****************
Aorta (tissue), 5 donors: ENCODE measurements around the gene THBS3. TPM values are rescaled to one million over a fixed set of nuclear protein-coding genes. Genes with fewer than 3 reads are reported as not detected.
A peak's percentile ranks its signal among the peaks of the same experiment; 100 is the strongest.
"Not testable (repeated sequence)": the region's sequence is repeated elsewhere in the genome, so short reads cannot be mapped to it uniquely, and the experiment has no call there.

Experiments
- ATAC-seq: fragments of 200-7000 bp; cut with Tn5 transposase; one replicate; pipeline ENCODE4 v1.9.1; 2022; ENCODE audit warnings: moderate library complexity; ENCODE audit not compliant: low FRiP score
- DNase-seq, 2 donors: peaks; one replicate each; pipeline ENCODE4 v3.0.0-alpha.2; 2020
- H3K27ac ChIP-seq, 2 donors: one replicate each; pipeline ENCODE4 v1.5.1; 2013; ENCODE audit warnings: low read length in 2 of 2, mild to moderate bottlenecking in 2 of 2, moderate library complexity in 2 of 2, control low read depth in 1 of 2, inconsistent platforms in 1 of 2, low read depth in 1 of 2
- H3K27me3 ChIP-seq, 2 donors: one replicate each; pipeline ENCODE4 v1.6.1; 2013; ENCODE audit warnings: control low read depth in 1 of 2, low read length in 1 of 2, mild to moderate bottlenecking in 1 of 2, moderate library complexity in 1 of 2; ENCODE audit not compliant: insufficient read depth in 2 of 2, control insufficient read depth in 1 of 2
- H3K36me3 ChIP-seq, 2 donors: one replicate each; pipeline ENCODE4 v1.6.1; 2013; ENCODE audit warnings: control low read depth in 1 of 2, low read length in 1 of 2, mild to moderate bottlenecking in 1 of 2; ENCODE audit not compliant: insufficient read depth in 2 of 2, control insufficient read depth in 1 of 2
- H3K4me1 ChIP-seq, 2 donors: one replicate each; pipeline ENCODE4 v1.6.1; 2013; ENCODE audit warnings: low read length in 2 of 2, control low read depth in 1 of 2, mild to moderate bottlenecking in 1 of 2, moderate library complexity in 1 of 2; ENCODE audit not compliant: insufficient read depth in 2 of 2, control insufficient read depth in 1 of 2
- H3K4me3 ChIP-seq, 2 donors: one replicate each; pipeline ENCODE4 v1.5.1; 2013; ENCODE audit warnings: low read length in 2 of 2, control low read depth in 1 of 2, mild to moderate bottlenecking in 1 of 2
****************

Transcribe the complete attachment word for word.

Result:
Aorta (tissue), 5 donors: ENCODE measurements around the gene THBS3. TPM values are rescaled to one million over a fixed set of nuclear protein-coding genes. Genes with fewer than 3 reads are reported as not detected.
A peak's percentile ranks its signal among the peaks of the same experiment; 100 is the strongest.
"Not testable (repeated sequence)": the region's sequence is repeated elsewhere in the genome, so short reads cannot be mapped to it uniquely, and the experiment has no call there.

Experiments
- ATAC-seq: fragments of 200-7000 bp; cut with Tn5 transposase; one replicate; pipeline ENCODE4 v1.9.1; 2022; ENCODE audit warnings: moderate library complexity; ENCODE audit not compliant: low FRiP score
- DNase-seq, 2 donors: peaks; one replicate each; pipeline ENCODE4 v3.0.0-alpha.2; 2020
- H3K27ac ChIP-seq, 2 donors: one replicate each; pipeline ENCODE4 v1.5.1; 2013; ENCODE audit warnings: low read length in 2 of 2, mild to moderate bottlenecking in 2 of 2, moderate library complexity in 2 of 2, control low read depth in 1 of 2, inconsistent platforms in 1 of 2, low read depth in 1 of 2
- H3K27me3 ChIP-seq, 2 donors: one replicate each; pipeline ENCODE4 v1.6.1; 2013; ENCODE audit warnings: control low read depth in 1 of 2, low read length in 1 of 2, mild to moderate bottlenecking in 1 of 2, moderate library complexity in 1 of 2; ENCODE audit not compliant: insufficient read depth in 2 of 2, control insufficient read depth in 1 of 2
- H3K36me3 ChIP-seq, 2 donors: one replicate each; pipeline ENCODE4 v1.6.1; 2013; ENCODE audit warnings: control low read depth in 1 of 2, low read length in 1 of 2, mild to moderate bottlenecking in 1 of 2; ENCODE audit not compliant: insufficient read depth in 2 of 2, control insufficient read depth in 1 of 2
- H3K4me1 ChIP-seq, 2 donors: one replicate each; pipeline ENCODE4 v1.6.1; 2013; ENCODE audit warnings: low read length in 2 of 2, control low read depth in 1 of 2, mild to moderate bottlenecking in 1 of 2, moderate library complexity in 1 of 2; ENCODE audit not compliant: insufficient read depth in 2 of 2, control insufficient read depth in 1 of 2
- H3K4me3 ChIP-seq, 2 donors: one replicate each; pipeline ENCODE4 v1.5.1; 2013; ENCODE audit warnings: low read length in 2 of 2, control low read depth in 1 of 2, mild to moderate bottlenecking in 1 of 2